“Ok,” Abbie said, in a softer tone. “Well I’m just phoning to confirm I’ve got the Air BNB until at least Christmas Eve, so I’ll be there for the carol service.”
Eleanor smiled. “That’s great. Is Jack coming too?”
“His dad’s got him for Christmas this year.”
Eleanor winced. “I forgot. You ok?”
“I’m fine,” Abbie said in a voice that told Eleanor she wasn’t but wasn’t in the mood to discuss it. “I’ll be with you by about 10 tomorrow. I’ll bring some of Alberto’s coffee.”
Eleanor’s spirits brightened. “Cheers. The last batch you got me is about to run out. It’s the only thing I miss.”
“I’ll bring as much as I can carry.” The smile was back in her voice. “What are you doing tonight?”
“Thought I’d pop next door for a drink. Meet some of the locals.”
“Are you sure that’s a good idea?”
Eleanor pulled on her coat, not quite able to suppress and impatient noise. “It’s a county pub, Abbie. Not a mob den.”
“I’m just saying, there’s clearly some bad feeling in the village.”
“One crazy person sent a couple of letters,” Eleanor insisted, wrapping her scarf round her neck. “It’s not like the population of Crossways is outside my door with pitchforks.”
“And what about the stories?”
Eleanor pinched the bridge of her nose and reminded herself how long Abbie had been her solicitor and family friend. “What stories?”
“You do know that’s the inn don’t you?” Her voice was different all of a sudden. “The one from The Highwayman?”
Eleanor snorted. “That’s a poem. And Noyes wrote it a million miles away from here.”
“It’s based on a true story. And the website says all sorts of unexplained things go on there. It’s bad luck to cross the threshold with a guilty heart.”
Eleanor paused with her hand on the door handle. “I know you believe this sort of thing Abbie, but, honestly. These stories are just a 300-year old promotional campaign. Besides, I don’t have a guilty heart.”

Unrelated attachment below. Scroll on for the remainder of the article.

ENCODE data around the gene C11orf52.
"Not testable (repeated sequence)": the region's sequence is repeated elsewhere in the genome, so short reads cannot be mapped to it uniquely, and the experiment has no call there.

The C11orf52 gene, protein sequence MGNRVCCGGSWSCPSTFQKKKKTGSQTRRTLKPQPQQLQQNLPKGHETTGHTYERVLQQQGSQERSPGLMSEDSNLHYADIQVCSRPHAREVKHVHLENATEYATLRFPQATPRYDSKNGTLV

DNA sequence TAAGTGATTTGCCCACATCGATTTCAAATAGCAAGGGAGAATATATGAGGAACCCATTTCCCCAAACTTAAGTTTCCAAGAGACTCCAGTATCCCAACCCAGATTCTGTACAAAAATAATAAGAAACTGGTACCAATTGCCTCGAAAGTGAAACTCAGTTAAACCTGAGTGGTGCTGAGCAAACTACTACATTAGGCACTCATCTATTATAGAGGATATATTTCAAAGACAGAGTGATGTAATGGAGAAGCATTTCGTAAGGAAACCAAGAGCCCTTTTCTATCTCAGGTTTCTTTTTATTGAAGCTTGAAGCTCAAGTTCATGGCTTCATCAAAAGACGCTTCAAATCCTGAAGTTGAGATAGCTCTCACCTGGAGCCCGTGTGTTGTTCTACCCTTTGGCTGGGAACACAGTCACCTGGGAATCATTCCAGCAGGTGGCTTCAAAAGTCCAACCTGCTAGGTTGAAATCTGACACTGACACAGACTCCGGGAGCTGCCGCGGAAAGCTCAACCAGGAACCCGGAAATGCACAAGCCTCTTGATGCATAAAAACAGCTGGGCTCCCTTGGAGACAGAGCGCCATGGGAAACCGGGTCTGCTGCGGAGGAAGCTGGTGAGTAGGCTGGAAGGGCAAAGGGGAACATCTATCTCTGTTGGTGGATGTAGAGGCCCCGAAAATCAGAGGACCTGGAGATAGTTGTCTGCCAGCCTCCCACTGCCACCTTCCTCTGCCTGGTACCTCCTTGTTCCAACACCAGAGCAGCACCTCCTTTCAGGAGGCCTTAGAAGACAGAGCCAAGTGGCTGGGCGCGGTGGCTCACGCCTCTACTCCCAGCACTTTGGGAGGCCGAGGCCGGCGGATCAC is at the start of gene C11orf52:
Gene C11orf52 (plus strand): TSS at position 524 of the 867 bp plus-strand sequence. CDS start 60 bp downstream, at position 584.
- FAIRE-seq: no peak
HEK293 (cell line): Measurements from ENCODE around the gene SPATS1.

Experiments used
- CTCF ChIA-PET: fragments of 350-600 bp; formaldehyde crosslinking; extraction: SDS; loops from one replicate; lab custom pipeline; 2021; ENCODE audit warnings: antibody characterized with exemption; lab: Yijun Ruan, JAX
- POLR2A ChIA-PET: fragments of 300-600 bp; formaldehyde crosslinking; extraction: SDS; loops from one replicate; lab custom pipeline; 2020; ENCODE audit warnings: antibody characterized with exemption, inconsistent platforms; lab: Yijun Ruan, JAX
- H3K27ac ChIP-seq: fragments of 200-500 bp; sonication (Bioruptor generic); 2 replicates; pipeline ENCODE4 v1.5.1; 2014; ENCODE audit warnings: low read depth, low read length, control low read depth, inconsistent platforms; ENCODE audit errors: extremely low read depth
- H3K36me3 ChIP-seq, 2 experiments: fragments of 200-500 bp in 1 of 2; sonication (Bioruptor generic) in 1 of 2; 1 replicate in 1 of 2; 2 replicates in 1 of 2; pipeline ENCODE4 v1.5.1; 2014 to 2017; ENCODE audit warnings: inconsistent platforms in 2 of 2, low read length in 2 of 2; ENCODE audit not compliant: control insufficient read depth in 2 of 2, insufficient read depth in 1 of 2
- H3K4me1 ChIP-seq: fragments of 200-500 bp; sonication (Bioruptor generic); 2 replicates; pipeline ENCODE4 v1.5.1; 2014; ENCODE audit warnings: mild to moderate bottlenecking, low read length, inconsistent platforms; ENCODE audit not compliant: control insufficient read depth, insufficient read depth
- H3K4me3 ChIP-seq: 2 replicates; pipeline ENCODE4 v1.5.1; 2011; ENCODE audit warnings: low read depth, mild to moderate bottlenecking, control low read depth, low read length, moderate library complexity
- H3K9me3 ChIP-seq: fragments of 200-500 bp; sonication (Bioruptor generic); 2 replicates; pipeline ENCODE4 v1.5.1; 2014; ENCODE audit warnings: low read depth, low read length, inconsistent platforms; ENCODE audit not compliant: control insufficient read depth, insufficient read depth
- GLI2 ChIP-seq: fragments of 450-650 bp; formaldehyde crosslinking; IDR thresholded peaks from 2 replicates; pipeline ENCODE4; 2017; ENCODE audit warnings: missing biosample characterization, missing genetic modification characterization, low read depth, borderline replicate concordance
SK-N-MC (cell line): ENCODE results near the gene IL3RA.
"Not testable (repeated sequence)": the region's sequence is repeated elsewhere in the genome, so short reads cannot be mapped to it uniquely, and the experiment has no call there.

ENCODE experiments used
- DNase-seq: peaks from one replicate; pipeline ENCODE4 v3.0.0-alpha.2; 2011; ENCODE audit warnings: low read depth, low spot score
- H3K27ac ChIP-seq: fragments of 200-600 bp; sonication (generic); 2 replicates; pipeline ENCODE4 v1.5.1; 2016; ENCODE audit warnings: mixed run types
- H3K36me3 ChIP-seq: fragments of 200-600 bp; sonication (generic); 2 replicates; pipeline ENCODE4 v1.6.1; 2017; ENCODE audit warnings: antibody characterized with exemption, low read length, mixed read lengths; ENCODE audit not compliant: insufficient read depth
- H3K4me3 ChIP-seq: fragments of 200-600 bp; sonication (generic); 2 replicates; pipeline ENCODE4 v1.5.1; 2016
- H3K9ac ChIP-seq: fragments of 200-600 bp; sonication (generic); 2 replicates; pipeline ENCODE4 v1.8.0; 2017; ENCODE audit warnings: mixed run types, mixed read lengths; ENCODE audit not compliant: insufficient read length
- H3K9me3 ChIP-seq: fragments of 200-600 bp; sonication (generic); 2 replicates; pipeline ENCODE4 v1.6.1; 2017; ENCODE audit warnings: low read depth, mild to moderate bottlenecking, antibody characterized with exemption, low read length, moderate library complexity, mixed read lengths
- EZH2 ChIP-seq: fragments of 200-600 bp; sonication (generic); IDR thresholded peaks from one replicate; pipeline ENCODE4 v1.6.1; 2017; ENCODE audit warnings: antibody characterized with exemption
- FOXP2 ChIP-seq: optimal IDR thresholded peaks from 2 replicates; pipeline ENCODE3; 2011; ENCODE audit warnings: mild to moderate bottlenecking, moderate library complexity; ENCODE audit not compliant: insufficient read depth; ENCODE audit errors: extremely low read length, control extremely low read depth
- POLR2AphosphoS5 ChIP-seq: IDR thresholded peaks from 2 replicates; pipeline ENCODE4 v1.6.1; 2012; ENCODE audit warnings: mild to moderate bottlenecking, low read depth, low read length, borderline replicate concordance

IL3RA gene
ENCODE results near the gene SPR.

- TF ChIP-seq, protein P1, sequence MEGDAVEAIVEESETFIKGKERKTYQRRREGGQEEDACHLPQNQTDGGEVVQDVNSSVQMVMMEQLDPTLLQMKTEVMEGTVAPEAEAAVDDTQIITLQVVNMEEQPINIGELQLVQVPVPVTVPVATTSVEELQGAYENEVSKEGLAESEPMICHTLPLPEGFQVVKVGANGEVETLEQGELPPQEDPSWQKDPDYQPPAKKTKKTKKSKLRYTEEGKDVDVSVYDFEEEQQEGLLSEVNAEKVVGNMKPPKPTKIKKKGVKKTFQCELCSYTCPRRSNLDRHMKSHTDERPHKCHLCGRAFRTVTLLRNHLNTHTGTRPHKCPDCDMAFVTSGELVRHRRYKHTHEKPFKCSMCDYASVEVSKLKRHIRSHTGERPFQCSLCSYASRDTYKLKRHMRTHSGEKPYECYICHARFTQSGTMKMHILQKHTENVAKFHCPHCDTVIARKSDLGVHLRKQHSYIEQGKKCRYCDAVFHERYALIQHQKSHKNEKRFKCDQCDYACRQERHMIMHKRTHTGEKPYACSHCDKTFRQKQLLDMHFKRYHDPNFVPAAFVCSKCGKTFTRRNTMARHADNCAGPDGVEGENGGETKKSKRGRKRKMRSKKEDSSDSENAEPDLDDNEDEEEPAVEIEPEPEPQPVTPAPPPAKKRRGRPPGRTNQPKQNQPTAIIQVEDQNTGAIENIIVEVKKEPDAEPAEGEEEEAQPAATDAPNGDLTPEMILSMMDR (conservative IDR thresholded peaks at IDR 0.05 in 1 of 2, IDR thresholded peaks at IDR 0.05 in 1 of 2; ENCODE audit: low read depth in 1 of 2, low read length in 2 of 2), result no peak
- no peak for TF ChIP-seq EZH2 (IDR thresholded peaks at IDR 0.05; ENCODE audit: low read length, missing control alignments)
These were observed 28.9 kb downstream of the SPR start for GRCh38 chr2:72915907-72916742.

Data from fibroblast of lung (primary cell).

“I don’t literally believe these things,” Abbie went on in a lower voice. “They just often have a root in the truth. Sometimes a truth we can’t always explain.”
“Abbie. It’s a lovely pub. We’ll go for dinner tomorrow.”
Eleanor’s took a moment to control her voice. “Can you just try and be happy for me?”
“I’m sorry, El,” she said, and she did sound it, though perhaps not in the way she meant. “I am happy for you, really. I’m just not done being worried about you yet.”
“You’re such a mum. I’ll see you tomorrow.”
Eleanor hung up before her friend could say anything else. The wind was biting cold outside and the snow had fattened to coin-sized flakes that spiralled in the air like confetti. Eleanor breathed the cold air deep into her lungs. It seemed to brighten parts of her that she had never realised had been dark. It was so nice not to smell fumes and refuse with every inhale. She locked the door behind her and didn’t let herself think too hard about why she found it hard to glance up at the darkened windows.
She turned her back on the Annex and made for the warm lights of the Highwayman. The windows glowed in the gloom and the smell of wood smoke was rich in the air.
The smell was stronger inside, but almost swamped by the aroma of drying coats, pub chips and spilled beer. The low-ceilinged room was packed with tables and chairs, crowded with people bent over glasses and games of dominoes and draughts, laughing and talking loudly to try and be heard over the two-piece acoustic act playing on the tiny stage in the corner. Eleanor recognised the tune, an old seasonal folk ditty, stitching its way through the air like the scent of mulled cider. People swayed in time and clapped along. Eleanor spotted a few locals, two who had occupied the same space at the end of the bar every time she’d been in, but also made out plenty of tourists in designer winter wear, wolfing down plates of pie and pints of local ale, pausing only to applaud as the tune came to its end. She heard a couple of American accents echoing through from the snug.
“Busy night,” she said as she rested her elbows on the stained rosewood bar.
“Aye,” Andrew, the hairy-knuckled landlord, replied as he pulled a pint of IPA (without the sparkler) for a thin customer in expensive, unsoiled walking gear. “Got a coach-load from the Yuletide Coast Tour staying the night. What can I get ye?”
Eleanor ordered a gin and tonic whilst eyeing the guests. “Do you think they’ll come to the open day tomorrow?”
“They’re here at least ’til lunch, so maybe.” Andrew sloshed gin into a large tumbler, squirted on some tonic and topped it with a slice of lime. “How you settling in?”
Eleanor examined what she could see of his lined face over his black hedge of beard, trying to figure out if he was actually interested. “Good. It’s wonderful. So quiet.”
“The walls are so thick. I can’t even hear the pub.”